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Books > Performing Arts > Hindustani > The Musician and His Art Essays on Hindustani Music
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The Musician and His Art Essays on Hindustani Music
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The Musician and His Art Essays on Hindustani Music
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About the Book

This book presents a collection of essays and lectures written by the author between 2011 and 2018. Its underlying theme - as suggested by its title - is the uniqueness of the relationship between the Hindustani musician and his art. This uniqueness is moulded by the fact that the tradition enjoins upon the performer the simultaneous role of a composer. This makes Hindustani music a three-dimensional art: contemplative, expressive and communicative. These three components serve to make Hindustani music a remarkable manifestation of continuity within change, and individuality within conformism.

Viewed from this perspective, Hindustani music is not merely north Indian art music. It is inextricably linked to a multiplicity of other musical traditions - folk, devotional, tribal, martial and popular - and is an active participant in the totality of the cultural process. Every piece of performed music speaks, in some manner, on behalf the generation performing it, and addresses the corresponding generations of audiences. For the author, therefore, it is not merely sufficient to understand what Hindustani music is. It is necessary also to seek insights into why it is what it is.

In this book, the author relentlessly pursues his intellectual aims by borrowing ideas from a wide range of disciplines: sociology, linguistics, cultural anthropology, acoustics, aesthetics, demography, economics, marketing finance, psycho-analysis, mythology, philosophy and even mathematics. Despite its diverse intellectual canvas, the book retains the essential "Indian ness" of the author's argument, and simultaneously addresses an international readership.

 

About the Author

Deepak Raja is amongst most influential voices in Indian musicology today. He is a recipient of the Vasantrao Deshpande Memorial Award (2013), The Gujarat Rajya Gaurav Award (2014) and the Ashok Ranade Memorial Award (2015). He is the author of four acclaimed works on Hindustani music. He is associated with Indian Archive Music Ltd. (New York) as a Repertoire Analyst. He is a trained sitar and surbahar player of the Etawah/Imdad Khan lineage. He holds a first degree in Humanities from University of Delhi, and professional qualifications from the Indian Institute of Management (Ahmedabad) and the Watford College of Technology (Hertfordshire, UK).

 

Foreword

IT is with a deep sense of honour that I write these few words on Deepak Raja's remarkable collection of essays and lectures. Remarkable because I know of no other author or thinker on Hindustani music, at least in the English language, who engages as wide a compass and delves as profoundly into questions concerning Hindustani music as does Deepak Raja.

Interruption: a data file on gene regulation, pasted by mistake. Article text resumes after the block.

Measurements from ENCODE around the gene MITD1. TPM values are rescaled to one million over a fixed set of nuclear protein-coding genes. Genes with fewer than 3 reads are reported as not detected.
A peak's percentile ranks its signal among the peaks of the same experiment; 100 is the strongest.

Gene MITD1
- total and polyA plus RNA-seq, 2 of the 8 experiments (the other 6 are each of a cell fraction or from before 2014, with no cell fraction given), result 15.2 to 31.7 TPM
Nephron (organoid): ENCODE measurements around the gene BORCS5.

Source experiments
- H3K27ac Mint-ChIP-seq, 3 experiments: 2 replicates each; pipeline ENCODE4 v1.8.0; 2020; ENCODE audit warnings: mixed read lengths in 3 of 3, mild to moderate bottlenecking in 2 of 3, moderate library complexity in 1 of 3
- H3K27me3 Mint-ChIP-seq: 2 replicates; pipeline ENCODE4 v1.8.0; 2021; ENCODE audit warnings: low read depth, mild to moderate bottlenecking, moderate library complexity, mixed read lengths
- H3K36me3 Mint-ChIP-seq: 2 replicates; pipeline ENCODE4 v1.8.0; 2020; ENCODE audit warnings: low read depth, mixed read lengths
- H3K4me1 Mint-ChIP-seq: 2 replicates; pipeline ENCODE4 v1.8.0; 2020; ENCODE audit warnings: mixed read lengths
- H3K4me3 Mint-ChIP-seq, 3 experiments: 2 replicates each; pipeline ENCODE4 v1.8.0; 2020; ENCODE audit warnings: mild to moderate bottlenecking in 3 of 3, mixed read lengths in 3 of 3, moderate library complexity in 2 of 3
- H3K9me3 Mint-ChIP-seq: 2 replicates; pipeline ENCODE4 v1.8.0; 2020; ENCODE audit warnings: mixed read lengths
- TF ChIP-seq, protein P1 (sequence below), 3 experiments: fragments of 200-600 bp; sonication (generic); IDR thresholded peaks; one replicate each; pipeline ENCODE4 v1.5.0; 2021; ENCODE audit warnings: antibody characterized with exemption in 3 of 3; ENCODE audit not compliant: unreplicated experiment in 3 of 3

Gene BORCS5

Consider depth. Who else has even engaged the subject of generations of teacher/performers and their musical influence through time and mapped these out as Deepak has done over a period of more than a century? He means here the periodicity of paradigm shifts as they seem to appear in this music tradition. He follows this section with a study of YouTube views of individual artists and the ghaninds they represent and charts the gharanas viewership as a ranking of aesthetic obsolescence! This example alone demonstrates the new questions he asks and the new methodologies he employs.

Another example is his article "Amplification, Recordings and Hindustani Music". It is not that aspects of this have not been considered previously. Deepak Raja's insight, however, is the first to illuminate the non-obvious but profound ramifications these new technologies have had for Hindustani music in the twentieth century. Knowledgeable readers will find his analysis of Faiyyaz Khan's and Kesarbai Kerkar's strategies for voice production in the preamplification era, for example, quite illuminating. These strategies had important musical aesthetic consequences for later artists as well.

This is all another way of saying that this collection of essays is brimming with such jewels, large and small throughout. This work is a highly valuable contribution to our knowledge of Hindustani music and adds to the significant corpus that Deepak Raja has published in his previous books.

For anyone who wants to learn many things new about Hindustani music, musicians and its unparalleled culture, this work is a signal contribution. It needs to be in the collection of anyone who has a genuine interest in Hindustani music.

**Contents and Sample Pages**